Tuesday, May 28, 2013

What Should You Think About When Getting Teen Auto Insurance?

There are many things you should think about when you are purchasing teen auto insurance. Many things you should think about are paying annually, the type of car your teen is driving, adding a named driver, and more.

Finding cheap auto insurance can be difficult. So your teenager finally got their driver’s license and you now need to find them good insurance. There is a Pass Plus exam that is offered right now. The Pass Plus is an intensive driver’s training course that is aimed at teens and new drivers becoming better drivers. When a teenager passes this exam you will automatically receive a 35% discount on your auto insurance. This is a big deal because teenagers are very expensive to put on your insurance.

The car your teenager drives will make a big difference to what your premiums are for them also. You can find the lists on the Internet which cars are the most expensive to insure and which cars are the cheapest to insure. If the car is not on the highest stolen list then it will be cheaper to insure for your teen. The theory is that the cheaper the car is then the cheaper the teen auto insurance will be.

Although you are looking for cheap auto insurance you also need to realize you must have the appropriate coverage for your child. Statistics show that teenagers have more accidents than adults because they have less experience driving. This is a proven fact. If your child is in an accident you should be sure that your insurance will cover the damages your teen may have done to the other vehicle. You don’t want to have an insurance claim that you cannot afford to pay and your insurance didn’t cover. Be sure of all of the coverage you have opted for your child. Don’t be looking for only the cheapest because this might put you in a bad position.

If you have a teenage daughter then you are in a little bit of luck. It is proven that girls and women get in less accidents then teenage boys and men. Because of this statistic, females are cheaper to insure. However, just because of the gender doesn’t mean that the insurance will remain at a low rate.

Maintaining a low auto insurance rate for your teenager also means that they are driving without being pulled over for traffic violations. The first ticket is usually a freebie and your teenager will be sent to defensive driving school. That is of course if the violation is something simple like speeding. Your rates will begin to drop every six months as your child drives without any tickets on their license. If your teenager begins to get tickets and pulled over then your insurance rates will begin to increase and you may not be able to afford to insure them.

When you are looking for cheap auto insurance for your teenager you need to think about many things. Consider the type of car your teenager will be driving and be sure your teenager is driving responsibly not getting pulled over.

Monday, May 27, 2013

Exclusions in Life Insurance

Life insurance policies also contain certain exclusions or restrictions. The main exclusions are:
  • Suicide Exclusion. Initially, life insurance contracts excluded suicide entirely. But this exclusion left dependents without protection, which defeated the purpose of purchasing the coverage. Also, it was incorrect to exclude suicide completely, because death by suicide is included in the mortality tables upon which premiums are based. So, the majority of life insurance policies issued today contain a time provision (usually two years) that restricts liability in the event of suicide. Although, occasionally, it is only one year or less. A typical provision is that in the event of suicide within this period, the liability of the company shall be restricted to an amount equal to the total of premiums paid, without interest, less any indebtedness.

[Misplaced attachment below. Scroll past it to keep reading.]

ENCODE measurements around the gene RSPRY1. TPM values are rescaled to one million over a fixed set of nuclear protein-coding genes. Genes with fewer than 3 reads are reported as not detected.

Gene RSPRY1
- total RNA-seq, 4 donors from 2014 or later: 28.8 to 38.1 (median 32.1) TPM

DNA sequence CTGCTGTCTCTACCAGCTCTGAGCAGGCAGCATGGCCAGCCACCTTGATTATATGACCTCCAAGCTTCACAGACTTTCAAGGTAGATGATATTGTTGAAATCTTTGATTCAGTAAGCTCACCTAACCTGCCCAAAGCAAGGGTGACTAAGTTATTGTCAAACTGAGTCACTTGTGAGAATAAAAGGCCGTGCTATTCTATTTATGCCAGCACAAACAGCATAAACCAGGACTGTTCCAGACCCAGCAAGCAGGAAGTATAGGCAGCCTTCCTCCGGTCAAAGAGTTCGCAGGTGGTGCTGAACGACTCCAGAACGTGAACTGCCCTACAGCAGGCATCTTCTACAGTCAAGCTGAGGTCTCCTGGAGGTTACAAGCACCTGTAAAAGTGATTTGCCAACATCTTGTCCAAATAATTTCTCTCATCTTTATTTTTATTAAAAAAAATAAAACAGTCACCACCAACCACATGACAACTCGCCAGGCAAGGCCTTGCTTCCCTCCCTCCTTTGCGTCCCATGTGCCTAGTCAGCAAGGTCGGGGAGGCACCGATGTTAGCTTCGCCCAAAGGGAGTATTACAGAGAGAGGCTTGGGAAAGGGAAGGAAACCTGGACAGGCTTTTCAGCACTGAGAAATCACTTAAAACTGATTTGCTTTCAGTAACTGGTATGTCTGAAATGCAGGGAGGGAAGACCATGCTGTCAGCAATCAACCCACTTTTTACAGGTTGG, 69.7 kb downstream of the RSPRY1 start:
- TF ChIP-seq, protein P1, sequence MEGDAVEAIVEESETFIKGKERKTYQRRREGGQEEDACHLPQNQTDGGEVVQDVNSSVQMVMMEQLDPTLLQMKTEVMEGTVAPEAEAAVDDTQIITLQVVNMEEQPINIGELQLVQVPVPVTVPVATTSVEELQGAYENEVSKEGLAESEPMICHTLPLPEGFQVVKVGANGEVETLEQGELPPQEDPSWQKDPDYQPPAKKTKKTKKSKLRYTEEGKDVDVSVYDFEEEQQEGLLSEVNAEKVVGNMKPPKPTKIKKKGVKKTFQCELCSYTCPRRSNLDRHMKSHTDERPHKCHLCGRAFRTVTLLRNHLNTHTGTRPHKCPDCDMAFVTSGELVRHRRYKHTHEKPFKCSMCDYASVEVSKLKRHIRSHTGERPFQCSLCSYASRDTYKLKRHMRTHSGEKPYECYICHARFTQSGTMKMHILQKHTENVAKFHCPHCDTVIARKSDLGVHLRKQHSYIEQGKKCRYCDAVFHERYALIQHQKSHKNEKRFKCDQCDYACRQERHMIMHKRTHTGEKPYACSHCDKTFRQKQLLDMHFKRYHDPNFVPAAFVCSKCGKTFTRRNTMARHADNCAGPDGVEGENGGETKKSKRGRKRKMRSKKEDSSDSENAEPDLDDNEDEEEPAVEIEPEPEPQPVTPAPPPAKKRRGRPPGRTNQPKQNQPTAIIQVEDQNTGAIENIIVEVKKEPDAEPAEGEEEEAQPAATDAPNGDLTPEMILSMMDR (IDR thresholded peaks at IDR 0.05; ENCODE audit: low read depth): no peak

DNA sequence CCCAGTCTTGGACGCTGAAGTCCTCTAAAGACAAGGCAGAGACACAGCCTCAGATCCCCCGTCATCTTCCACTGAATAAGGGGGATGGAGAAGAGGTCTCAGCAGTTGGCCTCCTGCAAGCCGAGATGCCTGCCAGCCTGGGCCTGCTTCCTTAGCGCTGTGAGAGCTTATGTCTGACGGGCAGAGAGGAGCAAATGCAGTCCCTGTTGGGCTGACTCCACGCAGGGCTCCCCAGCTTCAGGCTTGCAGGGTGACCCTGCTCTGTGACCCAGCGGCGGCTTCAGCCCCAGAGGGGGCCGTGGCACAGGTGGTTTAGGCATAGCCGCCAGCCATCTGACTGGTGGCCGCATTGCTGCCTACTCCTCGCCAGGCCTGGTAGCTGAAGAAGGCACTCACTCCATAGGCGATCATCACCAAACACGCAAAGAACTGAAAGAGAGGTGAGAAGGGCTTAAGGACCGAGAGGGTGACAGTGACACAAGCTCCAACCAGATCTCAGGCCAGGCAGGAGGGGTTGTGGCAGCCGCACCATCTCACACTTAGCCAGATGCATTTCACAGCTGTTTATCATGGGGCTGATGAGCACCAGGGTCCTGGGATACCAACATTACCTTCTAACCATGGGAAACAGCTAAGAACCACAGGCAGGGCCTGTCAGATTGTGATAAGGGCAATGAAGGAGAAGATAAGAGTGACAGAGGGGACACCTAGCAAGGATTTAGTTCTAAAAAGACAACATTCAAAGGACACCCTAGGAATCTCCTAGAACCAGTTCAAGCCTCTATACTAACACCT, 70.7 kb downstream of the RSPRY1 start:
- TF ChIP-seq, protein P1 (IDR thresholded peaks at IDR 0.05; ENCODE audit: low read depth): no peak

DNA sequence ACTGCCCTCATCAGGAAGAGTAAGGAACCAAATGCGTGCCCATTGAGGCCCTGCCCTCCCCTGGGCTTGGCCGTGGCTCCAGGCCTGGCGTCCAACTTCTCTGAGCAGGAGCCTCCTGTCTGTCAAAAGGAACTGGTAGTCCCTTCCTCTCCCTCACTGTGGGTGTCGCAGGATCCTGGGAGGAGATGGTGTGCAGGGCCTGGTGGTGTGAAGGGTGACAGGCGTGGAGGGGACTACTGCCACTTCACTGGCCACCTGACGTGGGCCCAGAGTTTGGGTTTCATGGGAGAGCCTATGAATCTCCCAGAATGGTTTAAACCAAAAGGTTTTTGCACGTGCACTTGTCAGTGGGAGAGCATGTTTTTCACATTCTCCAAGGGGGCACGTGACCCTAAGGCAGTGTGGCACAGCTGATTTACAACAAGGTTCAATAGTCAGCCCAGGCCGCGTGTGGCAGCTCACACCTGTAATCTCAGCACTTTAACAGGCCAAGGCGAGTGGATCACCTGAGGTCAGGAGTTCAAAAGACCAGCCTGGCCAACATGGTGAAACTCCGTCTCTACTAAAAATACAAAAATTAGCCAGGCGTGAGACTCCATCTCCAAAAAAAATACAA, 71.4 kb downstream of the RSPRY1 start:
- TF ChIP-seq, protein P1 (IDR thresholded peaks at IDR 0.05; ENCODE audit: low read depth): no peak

• Aviation Exclusion. Aviation exclusions are rarely found in life insurance policies, but among the types of aviation restrictions still in existence are: 1) exclusion of all aviationcaused or -related deaths, except those of fare-paying passengers on regularly scheduled airlines; 2) exclusion of deaths in military aircraft only or death while on military
    maneuvers; and 3) exclusion of pilots, crew members, student pilots and (sometimes) anyone with duties in flight or while descending from an aircraft (for example, parachuting). Companies that use these restrictions will usually cover you in the event of a civil aviation death for an extra premium. The exclusions or restrictions apply only to those
    unwilling to pay the extra premium.
  • War and Military Service Exclusion. In wartime, it’s common for companies to limit the death benefit paid to a refund of premium, plus interest—or possibly an amount equal to the policy’s cash value. Also, the policy’s benefits often are suspended during a war or an act of war. There are two types of restrictions or clauses that may be used: 1) the status clause, which excludes the payment of the death benefit while you are serving in the military; and 2) the results clause, which excludes the payment of the death benefit if you are killed as a result of war.
  • Hazardous Occupations and Avocations Exclusion. By today’s underwriting standards, few applicants are declined life insurance because of their occupations. Much of the underwriting attention in this area focuses on avocations or hobbies. If you participate in a hazardous hobby— such as auto racing, sky diving, scuba diving, etc.—then the amount of insurance you can get may be limited, or you may have to pay an extra premium. And the death benefit may be excluded if your death is a result of the hazardous avocation.

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